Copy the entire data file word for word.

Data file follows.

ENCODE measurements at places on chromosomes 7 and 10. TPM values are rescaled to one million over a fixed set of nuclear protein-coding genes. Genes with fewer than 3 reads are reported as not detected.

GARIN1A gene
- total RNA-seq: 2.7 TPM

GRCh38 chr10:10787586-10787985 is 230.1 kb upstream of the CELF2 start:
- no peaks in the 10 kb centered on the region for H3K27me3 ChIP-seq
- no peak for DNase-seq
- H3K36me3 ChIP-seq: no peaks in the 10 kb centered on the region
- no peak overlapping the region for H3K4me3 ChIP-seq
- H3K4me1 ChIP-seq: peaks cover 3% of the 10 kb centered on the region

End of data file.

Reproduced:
ENCODE measurements at places on chromosomes 7 and 10. TPM values are rescaled to one million over a fixed set of nuclear protein-coding genes. Genes with fewer than 3 reads are reported as not detected.

GARIN1A gene
- total RNA-seq: 2.7 TPM

GRCh38 chr10:10787586-10787985 is 230.1 kb upstream of the CELF2 start:
- no peaks in the 10 kb centered on the region for H3K27me3 ChIP-seq
- no peak for DNase-seq
- H3K36me3 ChIP-seq: no peaks in the 10 kb centered on the region
- no peak overlapping the region for H3K4me3 ChIP-seq
- H3K4me1 ChIP-seq: peaks cover 3% of the 10 kb centered on the region